Stanford Advisors

All Publications

  • Short Tandem Repeat DNA Profiling Using Perylene-Oligonucleotide Fluorescence Assay. Analytical chemistry Hernandez Bustos, A., Martiny, E., Bom Pedersen, N., Parvathaneni, R. P., Hansen, J., Ji, H. P., Astakhova, K. 2023


    We report an amplification-free genotyping method to determine the number of human short tandem repeats (STRs). DNA-based STR profiling is a robust method for genetic identification purposes such as forensics and biobanking and for identifying specific molecular subtypes of cancer. STR detection requires polymerase amplification, which introduces errors that obscure the correct genotype. We developed a new method that requires no polymerase. First, we synthesized perylene-nucleoside reagents and incorporated them into oligonucleotide probes that recognize five common human STRs. Using these probes and a bead-based hybridization approach, accurate STR detection was achieved in only 1.5 h, including DNA preparation steps, with up to a 1000-fold target DNA enrichment. This method was comparable to PCR-based assays. Using standard fluorometry, the limit of detection was 2.00 ± 0.07 pM for a given target. We used this assay to accurately identify STRs from 50 human subjects, achieving >98% consensus with sequencing data for STR genotyping.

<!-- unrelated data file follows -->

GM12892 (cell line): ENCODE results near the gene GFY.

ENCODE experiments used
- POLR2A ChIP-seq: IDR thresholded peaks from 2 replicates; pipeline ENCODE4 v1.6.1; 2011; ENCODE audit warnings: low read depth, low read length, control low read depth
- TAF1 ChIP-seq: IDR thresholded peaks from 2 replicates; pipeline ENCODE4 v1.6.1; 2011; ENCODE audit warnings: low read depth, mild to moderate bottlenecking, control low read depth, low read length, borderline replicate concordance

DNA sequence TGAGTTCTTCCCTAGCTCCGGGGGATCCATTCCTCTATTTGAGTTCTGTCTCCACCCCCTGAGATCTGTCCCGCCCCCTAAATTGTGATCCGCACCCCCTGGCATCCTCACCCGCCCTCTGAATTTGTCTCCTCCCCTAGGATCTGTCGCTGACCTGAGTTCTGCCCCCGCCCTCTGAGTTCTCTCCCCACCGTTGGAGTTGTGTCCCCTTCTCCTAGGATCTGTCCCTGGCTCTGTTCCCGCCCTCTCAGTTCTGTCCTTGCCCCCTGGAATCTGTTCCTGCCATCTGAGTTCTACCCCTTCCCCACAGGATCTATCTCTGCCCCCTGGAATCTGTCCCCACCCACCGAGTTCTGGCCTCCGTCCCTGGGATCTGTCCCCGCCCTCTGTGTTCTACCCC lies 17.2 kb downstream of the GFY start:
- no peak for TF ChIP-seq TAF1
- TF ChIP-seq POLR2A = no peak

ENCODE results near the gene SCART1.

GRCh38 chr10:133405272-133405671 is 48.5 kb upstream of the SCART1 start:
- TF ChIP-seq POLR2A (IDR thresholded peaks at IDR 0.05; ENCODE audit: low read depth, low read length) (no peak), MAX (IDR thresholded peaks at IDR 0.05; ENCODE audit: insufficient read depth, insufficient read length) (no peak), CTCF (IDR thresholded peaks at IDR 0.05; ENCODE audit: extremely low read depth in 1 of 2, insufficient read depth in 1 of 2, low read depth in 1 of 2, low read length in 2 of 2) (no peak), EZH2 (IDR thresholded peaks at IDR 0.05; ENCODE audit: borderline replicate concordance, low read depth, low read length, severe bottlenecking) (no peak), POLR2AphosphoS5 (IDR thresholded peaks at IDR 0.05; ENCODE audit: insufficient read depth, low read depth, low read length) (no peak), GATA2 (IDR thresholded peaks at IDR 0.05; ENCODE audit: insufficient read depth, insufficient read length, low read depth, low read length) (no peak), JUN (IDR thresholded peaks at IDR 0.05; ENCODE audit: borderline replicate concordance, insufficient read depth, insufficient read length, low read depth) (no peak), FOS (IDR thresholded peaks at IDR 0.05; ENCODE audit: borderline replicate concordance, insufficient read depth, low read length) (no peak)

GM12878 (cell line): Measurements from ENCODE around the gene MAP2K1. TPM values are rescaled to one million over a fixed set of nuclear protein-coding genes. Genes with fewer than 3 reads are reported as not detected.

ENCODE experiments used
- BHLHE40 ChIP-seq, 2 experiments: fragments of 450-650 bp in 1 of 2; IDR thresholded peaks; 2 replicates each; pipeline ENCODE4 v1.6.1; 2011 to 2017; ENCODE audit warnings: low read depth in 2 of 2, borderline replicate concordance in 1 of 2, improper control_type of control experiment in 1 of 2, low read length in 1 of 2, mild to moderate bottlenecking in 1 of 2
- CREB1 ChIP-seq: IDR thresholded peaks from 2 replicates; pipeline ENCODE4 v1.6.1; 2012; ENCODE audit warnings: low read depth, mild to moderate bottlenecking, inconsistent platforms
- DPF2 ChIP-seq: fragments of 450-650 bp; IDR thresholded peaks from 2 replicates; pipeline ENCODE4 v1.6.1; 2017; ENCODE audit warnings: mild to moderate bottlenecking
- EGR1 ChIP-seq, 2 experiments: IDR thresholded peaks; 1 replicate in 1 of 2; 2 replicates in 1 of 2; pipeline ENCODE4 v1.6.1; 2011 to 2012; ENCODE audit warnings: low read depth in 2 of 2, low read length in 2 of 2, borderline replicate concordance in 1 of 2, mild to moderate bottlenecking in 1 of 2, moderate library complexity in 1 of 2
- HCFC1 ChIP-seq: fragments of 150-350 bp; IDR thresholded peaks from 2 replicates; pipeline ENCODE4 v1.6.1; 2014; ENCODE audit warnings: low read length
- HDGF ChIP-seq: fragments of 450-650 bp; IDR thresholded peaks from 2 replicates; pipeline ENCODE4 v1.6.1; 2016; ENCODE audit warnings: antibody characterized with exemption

View details for DOI 10.1021/acs.analchem.3c00063

    View details for PubMedID 37183373

  • p38γ and p38δ as biomarkers in the interplay of colon cancer and inflammatory bowel diseases. Cancer communications (London, England) Fajardo, P., Taskova, M., Martín-Serrano, M. A., Hansen, J., Slott, S., Jakobsen, A. K., Wibom, M. L., Salegi, B., Muñoz, A., Barbachano, A., Sharma, A., Gubatan, J. M., Habtezion, A., Sanz-Ezquerro, J. J., Astakhova, K., Cuenda, A. 2022

    View details for DOI 10.1002/cac2.12331

    View details for PubMedID 35796643

  • Carbon Nanotubes-Potent Carriers for Targeted Drug Delivery in Rheumatoid Arthritis. Pharmaceutics Kofoed Andersen, C., Khatri, S., Hansen, J., Slott, S., Pavan Parvathaneni, R., Mendes, A. C., Chronakis, I. S., Hung, S., Rajasekaran, N., Ma, Z., Zhu, S., Dai, H., Mellins, E. D., Astakhova, K. 2021; 13 (4)